Clipping and projecting with OGR

This assumes you've read and understood Clipping and projecting with GDAL

In order to clip vector data with OGR, the data being clipped and the data that define the area-of-interest both need to be in the same projection. Let's check the projections of the files we're interested in using. We use the command ogrinfo -al -so (see the manual page for more info) to display all available metadata (size, projection, etc.), but not the actual data:

$ ogrinfo -al -so InVEST_CV/global_polygon.shp
INFO: Open of `InVEST_CV/global_polygon.shp'
      using driver `ESRI Shapefile' successful.

Layer name: global_polygon
Geometry: Polygon
Feature Count: 180497
Extent: (-180.000000, -90.000000) - (180.000000, 83.633389)
Layer SRS WKT:
GEOGCS["GCS_WGS_1984",
    DATUM["WGS_1984",
        SPHEROID["WGS_84",6378137.0,298.257223563]],
    PRIMEM["Greenwich",0.0],
    UNIT["Degree",0.0174532925199433]]
id: String (80.0)
area: Real (19.15)

$ ogrinfo -al -so InVEST_CV/AOI_BarkClay.shp
INFO: Open of `InVEST_CV/AOI_BarkClay.shp'
      using driver `ESRI Shapefile' successful.

Layer name: AOI_BarkClay
Geometry: Polygon
Feature Count: 1
Extent: (208219.025694, 5298738.660312) - (391517.926152, 5497492.251075)
Layer SRS WKT:
PROJCS["WGS_1984_UTM_Zone_10N",
    GEOGCS["GCS_WGS_1984",
        DATUM["WGS_1984",
            SPHEROID["WGS_84",6378137.0,298.257223563]],
        PRIMEM["Greenwich",0.0],
        UNIT["Degree",0.0174532925199433]],
    PROJECTION["Transverse_Mercator"],
    PARAMETER["False_Easting",500000.0],
    PARAMETER["False_Northing",0.0],
    PARAMETER["Central_Meridian",-123.0],
    PARAMETER["Scale_Factor",0.9996],
    PARAMETER["Latitude_Of_Origin",0.0],
    UNIT["Meter",1.0]]
Name: String (60.0)
land: Integer (4.0)

Oops. The data to be clipped (global_polygon) is in a different projection from the data defining the area-of-interest (AOI_BarkClay). We'll need to project one into the projection of the other. A general rule for situations like this is to project the smaller of the two datasets. We'll use the du -b command to see how many bytes the shapefiles consume:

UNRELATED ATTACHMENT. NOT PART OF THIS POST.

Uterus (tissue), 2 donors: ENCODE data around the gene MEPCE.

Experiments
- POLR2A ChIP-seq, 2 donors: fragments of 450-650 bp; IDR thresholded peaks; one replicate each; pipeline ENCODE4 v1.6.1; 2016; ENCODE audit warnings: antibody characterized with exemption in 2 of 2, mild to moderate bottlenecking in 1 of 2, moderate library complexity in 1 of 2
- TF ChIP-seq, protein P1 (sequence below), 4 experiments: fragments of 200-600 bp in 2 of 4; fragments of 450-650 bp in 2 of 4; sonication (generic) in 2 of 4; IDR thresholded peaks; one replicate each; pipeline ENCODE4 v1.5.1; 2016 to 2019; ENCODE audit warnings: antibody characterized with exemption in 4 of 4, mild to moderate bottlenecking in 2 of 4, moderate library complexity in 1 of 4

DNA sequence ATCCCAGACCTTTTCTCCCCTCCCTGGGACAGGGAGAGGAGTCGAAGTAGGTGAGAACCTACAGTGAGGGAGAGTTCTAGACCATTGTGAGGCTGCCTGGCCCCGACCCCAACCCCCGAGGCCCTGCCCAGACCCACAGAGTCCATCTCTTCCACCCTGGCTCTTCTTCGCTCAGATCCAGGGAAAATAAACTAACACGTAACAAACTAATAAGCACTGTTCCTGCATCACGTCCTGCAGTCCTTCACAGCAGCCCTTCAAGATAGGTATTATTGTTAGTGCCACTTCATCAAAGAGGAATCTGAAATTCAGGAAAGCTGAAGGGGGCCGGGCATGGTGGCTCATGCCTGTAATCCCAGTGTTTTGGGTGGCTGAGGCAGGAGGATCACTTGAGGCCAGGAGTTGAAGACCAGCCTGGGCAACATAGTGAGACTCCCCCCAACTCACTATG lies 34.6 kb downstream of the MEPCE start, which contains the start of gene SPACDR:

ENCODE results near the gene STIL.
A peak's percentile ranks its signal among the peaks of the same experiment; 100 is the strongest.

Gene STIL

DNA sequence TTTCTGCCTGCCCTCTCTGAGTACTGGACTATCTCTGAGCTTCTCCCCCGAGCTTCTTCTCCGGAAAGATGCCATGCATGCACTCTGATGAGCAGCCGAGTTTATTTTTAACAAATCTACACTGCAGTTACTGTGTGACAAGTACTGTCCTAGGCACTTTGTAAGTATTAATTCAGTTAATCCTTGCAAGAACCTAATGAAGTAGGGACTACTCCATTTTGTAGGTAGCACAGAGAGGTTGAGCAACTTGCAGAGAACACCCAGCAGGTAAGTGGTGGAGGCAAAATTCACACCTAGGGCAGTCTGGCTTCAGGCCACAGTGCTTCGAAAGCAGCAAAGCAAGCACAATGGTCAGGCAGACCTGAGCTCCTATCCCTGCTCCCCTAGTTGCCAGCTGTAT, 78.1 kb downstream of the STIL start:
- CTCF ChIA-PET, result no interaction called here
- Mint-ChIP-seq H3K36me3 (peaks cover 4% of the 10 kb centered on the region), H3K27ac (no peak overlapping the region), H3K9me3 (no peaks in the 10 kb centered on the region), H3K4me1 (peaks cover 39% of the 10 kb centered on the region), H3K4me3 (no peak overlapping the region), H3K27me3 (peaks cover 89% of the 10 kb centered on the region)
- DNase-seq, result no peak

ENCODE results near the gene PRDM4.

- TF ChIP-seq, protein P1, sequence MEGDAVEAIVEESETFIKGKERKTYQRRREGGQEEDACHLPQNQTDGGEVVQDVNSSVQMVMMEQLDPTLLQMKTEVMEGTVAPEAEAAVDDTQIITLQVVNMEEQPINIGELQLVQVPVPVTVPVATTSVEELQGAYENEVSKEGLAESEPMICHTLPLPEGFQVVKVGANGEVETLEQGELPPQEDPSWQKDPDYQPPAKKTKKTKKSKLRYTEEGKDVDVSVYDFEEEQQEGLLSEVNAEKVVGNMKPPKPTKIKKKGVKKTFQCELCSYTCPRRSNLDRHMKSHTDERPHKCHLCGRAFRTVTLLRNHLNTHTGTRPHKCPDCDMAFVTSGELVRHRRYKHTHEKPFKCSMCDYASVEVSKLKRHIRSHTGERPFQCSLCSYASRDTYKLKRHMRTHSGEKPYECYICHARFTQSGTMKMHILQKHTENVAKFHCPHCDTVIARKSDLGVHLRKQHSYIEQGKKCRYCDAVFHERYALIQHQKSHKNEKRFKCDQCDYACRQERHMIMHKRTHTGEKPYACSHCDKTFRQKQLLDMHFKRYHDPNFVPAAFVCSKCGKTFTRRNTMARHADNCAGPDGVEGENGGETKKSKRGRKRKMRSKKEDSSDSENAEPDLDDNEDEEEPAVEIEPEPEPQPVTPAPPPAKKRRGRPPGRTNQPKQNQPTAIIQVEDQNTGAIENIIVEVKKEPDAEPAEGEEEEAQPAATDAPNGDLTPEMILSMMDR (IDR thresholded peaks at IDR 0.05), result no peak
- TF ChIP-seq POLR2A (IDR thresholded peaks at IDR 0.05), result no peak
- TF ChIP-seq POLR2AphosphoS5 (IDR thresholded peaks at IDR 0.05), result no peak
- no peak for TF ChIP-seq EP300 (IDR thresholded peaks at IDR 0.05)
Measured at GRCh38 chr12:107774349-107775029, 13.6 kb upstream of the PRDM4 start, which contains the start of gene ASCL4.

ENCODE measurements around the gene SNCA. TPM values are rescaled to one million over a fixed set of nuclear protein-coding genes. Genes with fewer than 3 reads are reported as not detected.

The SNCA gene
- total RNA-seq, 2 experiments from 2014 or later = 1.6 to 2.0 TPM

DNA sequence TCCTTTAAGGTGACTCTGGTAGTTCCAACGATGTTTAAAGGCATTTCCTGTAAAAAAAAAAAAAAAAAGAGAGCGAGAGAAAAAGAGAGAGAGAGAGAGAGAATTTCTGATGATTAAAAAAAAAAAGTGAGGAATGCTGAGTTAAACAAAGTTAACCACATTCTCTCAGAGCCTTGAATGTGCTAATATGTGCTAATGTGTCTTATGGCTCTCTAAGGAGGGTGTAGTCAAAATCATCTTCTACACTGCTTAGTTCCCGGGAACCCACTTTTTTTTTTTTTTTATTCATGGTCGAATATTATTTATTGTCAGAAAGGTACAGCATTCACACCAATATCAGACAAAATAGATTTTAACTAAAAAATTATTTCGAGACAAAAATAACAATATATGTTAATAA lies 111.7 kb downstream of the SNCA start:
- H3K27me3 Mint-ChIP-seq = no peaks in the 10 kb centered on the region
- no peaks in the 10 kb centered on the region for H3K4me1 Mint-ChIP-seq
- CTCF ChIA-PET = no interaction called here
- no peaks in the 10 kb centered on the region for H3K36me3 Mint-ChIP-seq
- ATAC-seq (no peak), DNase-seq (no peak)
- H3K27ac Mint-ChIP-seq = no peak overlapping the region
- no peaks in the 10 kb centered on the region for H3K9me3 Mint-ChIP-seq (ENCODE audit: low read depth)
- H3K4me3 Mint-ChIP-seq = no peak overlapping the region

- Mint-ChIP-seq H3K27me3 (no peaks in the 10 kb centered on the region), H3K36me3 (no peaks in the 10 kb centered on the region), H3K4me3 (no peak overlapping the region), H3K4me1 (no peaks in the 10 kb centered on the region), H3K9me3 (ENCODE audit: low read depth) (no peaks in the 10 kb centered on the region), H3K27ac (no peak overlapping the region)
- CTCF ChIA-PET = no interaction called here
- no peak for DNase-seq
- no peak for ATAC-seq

$ du -b */*.shp
428 InVEST_CV/AOI_BarkClay.shp
7352544 InVEST_CV/Geomorphology_BarkClay.shp
1516    InVEST_CV/SeaLevRise_WCVI.shp
1124    InVEST_CV/Structures_BarkClay.shp
583228  InVEST_CV/WaveWatchIII.shp
19922312    InVEST_CV/continentalShelf.shp
161500092   InVEST_CV/global_polygon.shp

Yikes. InVEST_CV/global_polygon.shp is like 400,000 times larger than InVEST_CV/AOI_BarkClay.shp. We'll project InVEST_CV/AOI_BarkClay.shp, using ogr2ogr (manual page):

$ ogr2ogr -t_srs EPSG:4326 aoi.shp InVEST_CV/AOI_BarkClay.shp

Note: the input/output file order in ogr2ogr is backwards from normal commands. In the example above, aoi.shp is the output file, and InVEST_CV/AOI_BarkClay.shp is the input file.

Yes, they are doing this just to annoy you...

OK, now you can use QGIS's Vector→Geoprocessing Tools→Clip tool to clip global_polygon, using roi as the clip layer. Or, you can do it with ogr2ogr:

$ ogr2ogr -clipdst aoi.shp clip.shp InVEST_CV/global_polygon.shp

Here, clip.shp is the output file.